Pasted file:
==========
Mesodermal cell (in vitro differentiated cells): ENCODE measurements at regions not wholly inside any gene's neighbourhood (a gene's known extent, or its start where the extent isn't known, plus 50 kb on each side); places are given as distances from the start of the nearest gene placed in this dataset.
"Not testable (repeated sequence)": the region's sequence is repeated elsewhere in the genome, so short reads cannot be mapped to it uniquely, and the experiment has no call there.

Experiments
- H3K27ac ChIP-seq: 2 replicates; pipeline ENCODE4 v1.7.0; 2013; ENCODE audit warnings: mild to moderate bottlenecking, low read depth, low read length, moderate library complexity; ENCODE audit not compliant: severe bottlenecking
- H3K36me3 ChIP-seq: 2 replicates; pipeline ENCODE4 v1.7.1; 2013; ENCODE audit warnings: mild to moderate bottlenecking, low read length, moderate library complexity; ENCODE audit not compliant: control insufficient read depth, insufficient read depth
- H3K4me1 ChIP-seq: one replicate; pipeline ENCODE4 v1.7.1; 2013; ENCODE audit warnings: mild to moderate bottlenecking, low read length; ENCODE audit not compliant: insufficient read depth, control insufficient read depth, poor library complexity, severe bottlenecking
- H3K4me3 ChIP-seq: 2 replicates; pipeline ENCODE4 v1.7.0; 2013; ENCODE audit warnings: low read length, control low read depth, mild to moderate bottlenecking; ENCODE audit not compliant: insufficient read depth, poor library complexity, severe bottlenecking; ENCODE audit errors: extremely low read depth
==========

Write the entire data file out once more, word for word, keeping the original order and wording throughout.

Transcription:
Mesodermal cell (in vitro differentiated cells): ENCODE measurements at regions not wholly inside any gene's neighbourhood (a gene's known extent, or its start where the extent isn't known, plus 50 kb on each side); places are given as distances from the start of the nearest gene placed in this dataset.
"Not testable (repeated sequence)": the region's sequence is repeated elsewhere in the genome, so short reads cannot be mapped to it uniquely, and the experiment has no call there.

Experiments
- H3K27ac ChIP-seq: 2 replicates; pipeline ENCODE4 v1.7.0; 2013; ENCODE audit warnings: mild to moderate bottlenecking, low read depth, low read length, moderate library complexity; ENCODE audit not compliant: severe bottlenecking
- H3K36me3 ChIP-seq: 2 replicates; pipeline ENCODE4 v1.7.1; 2013; ENCODE audit warnings: mild to moderate bottlenecking, low read length, moderate library complexity; ENCODE audit not compliant: control insufficient read depth, insufficient read depth
- H3K4me1 ChIP-seq: one replicate; pipeline ENCODE4 v1.7.1; 2013; ENCODE audit warnings: mild to moderate bottlenecking, low read length; ENCODE audit not compliant: insufficient read depth, control insufficient read depth, poor library complexity, severe bottlenecking
- H3K4me3 ChIP-seq: 2 replicates; pipeline ENCODE4 v1.7.0; 2013; ENCODE audit warnings: low read length, control low read depth, mild to moderate bottlenecking; ENCODE audit not compliant: insufficient read depth, poor library complexity, severe bottlenecking; ENCODE audit errors: extremely low read depth